Read 2/3 of a novel, eventually fell asleep, woke up, fell asleep, woke up, fell asleep, noticed it was light out so I just got up and B was already up for the start of the 50 mile. I thought of doing it and could have probably done ok, but I wanted to see where I was and didn’t want to jump in the deep end quite so soon. After that it was hang out and relax, a gentle rain began to fall and then I had to get ready to run. Eat more food, lube up, tie my shoes, run a couple miles to warm up since we climbed a 900+ foot climb from the get go, and then it was time to start.
 I swear the rain stopped as soon as the dude sent us off. We had about ¾ mile on fire road and then it was all single track after that. My goal was to run the first 10K @ 8:00 flat pace since it had 1000 feet of climbing, and somehow I nailed that just by relaxing and running easy up hill, and not banzaing back down. I stayed around 6:10-6:20 pace while the leader was closer to 5:30. I already drank 3 bottles in the first 10K and noticed that he didn’t  even have a bottle – though he picked his up after the first 10K. There was one more guy that was kinda staying close to us and I noticed he wasn’t carrying a bottle either. The weather forecast was 82 and sunny, and with 4 hours of running planned for the day I was going to come prepared. The guy in front would gap me on the down hills about 15-20 seconds per mile, but I would always close up without even exerting much effort. I knew that running without a bottle as the sun came out and the temperature rose would greatly reduce the power available to my 2 running companions as the day wore on. I just tried to run relaxed, and felt like I was more fit (and possibly more experienced) then the other 2. When we got to mile 11 we had some flat terrain for a while and I let the one dude lead and he wanted to run 7’s for a while, and I was fine with that. If solo I would have saved more energy but this is generally  a comfortable enough pace to live with. We did a 7.5 mile loop of the course with a few short climbs @ maybe 7:15 pace which brought us to mile 18 or so. I was just sitting and more worried about myself than the race. I came here to train and see where I was at, if I won then that’s a bonus, if I didn’t -  I didn’t care as long as I learned where I was and got in some race miles. And no, I didn’t say I was going to win the race to Steve from SCRC, that was his spin on stuff to make me look like an arrogant ass in weekly email to the run group. Thanks Steve!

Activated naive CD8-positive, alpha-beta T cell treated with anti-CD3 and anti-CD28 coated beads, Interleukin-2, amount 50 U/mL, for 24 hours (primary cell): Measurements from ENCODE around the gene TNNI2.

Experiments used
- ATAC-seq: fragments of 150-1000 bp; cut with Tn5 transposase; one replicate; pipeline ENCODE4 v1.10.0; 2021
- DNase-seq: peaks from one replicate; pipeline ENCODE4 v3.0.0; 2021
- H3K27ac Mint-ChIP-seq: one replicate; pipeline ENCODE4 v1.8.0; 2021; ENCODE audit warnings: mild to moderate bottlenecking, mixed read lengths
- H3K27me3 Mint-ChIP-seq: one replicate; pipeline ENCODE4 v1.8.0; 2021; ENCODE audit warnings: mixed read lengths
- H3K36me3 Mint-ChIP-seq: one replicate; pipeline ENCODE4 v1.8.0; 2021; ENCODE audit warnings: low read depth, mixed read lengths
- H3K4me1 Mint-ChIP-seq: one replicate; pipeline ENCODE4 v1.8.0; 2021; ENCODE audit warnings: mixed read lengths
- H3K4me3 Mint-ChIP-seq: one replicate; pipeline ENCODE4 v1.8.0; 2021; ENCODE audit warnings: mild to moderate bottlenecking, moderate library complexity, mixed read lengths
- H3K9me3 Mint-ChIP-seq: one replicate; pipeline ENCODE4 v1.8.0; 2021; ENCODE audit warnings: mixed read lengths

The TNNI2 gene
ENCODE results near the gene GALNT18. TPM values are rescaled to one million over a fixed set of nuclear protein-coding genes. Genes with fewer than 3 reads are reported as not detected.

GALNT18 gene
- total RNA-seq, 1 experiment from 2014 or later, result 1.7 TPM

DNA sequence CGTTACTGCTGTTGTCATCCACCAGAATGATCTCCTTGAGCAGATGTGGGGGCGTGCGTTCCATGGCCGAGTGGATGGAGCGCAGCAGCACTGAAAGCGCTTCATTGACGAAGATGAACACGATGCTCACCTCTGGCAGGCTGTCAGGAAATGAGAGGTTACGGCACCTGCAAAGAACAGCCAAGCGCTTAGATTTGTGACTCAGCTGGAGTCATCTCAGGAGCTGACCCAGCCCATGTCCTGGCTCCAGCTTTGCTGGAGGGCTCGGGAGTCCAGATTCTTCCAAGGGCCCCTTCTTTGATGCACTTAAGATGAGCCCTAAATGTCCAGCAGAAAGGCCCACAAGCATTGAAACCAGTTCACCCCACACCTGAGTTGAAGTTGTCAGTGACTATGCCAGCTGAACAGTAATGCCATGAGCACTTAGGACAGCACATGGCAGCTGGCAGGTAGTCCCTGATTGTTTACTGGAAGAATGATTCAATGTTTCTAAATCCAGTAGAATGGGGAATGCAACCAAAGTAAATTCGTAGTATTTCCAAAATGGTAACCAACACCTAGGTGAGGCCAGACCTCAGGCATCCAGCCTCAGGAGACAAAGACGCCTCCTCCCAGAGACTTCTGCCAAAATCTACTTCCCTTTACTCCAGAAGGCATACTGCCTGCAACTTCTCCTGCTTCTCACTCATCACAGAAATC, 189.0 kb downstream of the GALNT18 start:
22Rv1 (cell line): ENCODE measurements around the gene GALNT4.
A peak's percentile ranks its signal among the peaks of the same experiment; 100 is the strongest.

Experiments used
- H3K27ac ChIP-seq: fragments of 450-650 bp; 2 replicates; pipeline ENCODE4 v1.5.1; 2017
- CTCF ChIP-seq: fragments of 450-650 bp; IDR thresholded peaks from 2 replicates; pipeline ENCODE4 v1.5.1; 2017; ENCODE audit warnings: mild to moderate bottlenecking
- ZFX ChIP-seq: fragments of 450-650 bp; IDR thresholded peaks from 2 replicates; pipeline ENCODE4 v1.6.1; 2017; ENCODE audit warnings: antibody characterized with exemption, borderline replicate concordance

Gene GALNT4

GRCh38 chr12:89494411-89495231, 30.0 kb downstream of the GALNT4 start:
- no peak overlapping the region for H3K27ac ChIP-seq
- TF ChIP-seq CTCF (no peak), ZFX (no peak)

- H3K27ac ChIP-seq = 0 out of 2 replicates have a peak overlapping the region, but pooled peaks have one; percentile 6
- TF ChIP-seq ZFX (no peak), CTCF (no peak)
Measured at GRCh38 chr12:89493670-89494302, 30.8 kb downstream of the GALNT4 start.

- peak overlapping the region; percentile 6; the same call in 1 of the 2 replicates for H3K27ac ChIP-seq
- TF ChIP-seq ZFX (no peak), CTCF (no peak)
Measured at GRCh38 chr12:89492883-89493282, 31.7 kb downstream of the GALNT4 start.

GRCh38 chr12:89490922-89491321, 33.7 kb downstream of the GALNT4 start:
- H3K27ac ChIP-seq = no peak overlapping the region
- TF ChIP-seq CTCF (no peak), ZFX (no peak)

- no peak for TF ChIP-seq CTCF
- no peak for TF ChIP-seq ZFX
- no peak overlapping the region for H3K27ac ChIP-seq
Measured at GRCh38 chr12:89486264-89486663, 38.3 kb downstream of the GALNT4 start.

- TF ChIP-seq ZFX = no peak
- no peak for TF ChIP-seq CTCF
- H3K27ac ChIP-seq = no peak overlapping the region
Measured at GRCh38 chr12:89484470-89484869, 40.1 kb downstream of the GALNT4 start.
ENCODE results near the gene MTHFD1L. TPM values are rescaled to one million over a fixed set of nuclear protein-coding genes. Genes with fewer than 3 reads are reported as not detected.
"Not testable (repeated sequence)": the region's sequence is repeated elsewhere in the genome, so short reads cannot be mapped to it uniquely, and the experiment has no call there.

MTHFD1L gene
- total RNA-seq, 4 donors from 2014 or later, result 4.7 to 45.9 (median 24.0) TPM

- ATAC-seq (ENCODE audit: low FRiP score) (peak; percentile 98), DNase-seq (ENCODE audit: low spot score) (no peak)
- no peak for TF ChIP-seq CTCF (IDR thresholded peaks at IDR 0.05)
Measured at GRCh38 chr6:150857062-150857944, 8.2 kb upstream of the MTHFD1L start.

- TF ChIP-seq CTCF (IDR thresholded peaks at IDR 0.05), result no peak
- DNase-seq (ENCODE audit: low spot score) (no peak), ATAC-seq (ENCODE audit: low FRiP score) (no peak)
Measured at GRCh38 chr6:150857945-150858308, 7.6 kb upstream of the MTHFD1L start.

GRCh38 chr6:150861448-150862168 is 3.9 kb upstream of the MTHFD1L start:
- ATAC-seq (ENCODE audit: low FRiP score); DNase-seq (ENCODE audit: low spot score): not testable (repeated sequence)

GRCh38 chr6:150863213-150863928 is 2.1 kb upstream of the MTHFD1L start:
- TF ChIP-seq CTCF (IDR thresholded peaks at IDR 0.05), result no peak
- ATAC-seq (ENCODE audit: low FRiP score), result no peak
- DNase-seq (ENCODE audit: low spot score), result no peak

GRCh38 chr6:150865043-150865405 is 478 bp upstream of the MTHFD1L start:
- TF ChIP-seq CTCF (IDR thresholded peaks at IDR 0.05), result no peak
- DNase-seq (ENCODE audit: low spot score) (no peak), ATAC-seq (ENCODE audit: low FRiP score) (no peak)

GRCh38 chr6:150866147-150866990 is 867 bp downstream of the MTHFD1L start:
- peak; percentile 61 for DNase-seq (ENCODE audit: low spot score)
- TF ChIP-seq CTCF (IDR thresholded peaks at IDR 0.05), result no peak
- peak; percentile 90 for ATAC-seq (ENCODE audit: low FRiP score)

After a while I decided it was time to test my current fitness level. So on a longer climb I pushed myself just a tiny bit and as the terrain flattened out I dropped the pace to maybe 6:30 for a while to see what the other 2 guys would do. They didn’t respond, I was alone so I just ran my own race for the remainder. At around mile 22 it got really warm on a longer climb as the heat started to suck some life out of me. I dragged ass up this maybe 7-8 minute climb, and then it took maybe another mile or so of sucking (as in sucking air and running slow) before I recovered. I just continued to drink and pop clif bloks and although starting to get tired I was ok considering it was almost 30 degrees warmer than anything I am used to running in. And sunny. There was another climb at about mile 26 that sucked (I passed the marathon at I think 3:44), survived up that (barely) and then got a rhythm going and with 900 feet to drop in the last 2.5 miles ran about 6:00 pace to finish in 4:26. Overall it was an ok day, I knew my legs would be not so good on the parts they weren’t, but I also know my fitness is coming along. This course is probably harder than Baker lake and I was a good chunk of time faster than I ever ran there in definitely warmer temperatures. So hey! That’s a positive. Fitness is coming along, and it’s all just building blocks to AZ for the JJ100. So I’ll just keep building. And I got a free bottle of wine for winning. Ha ha. As always has been the case I give the alcohol away to friends – but it’ll be appreciated at least. I don’t even like the stuff. I have no idea what race is next, I am trying to find one that will fit in a schedule of kids birthdays and travel plans, and whatever else gets  in the way, but until then I will keep adding to the weekly mileage so I can finally run a 100 miler I can be proud of. I don’t have any time predictions for a 100, but I know if I will be satisfied or not once I look at the clock upon crossing the finish line.
   And after that, bigger things await.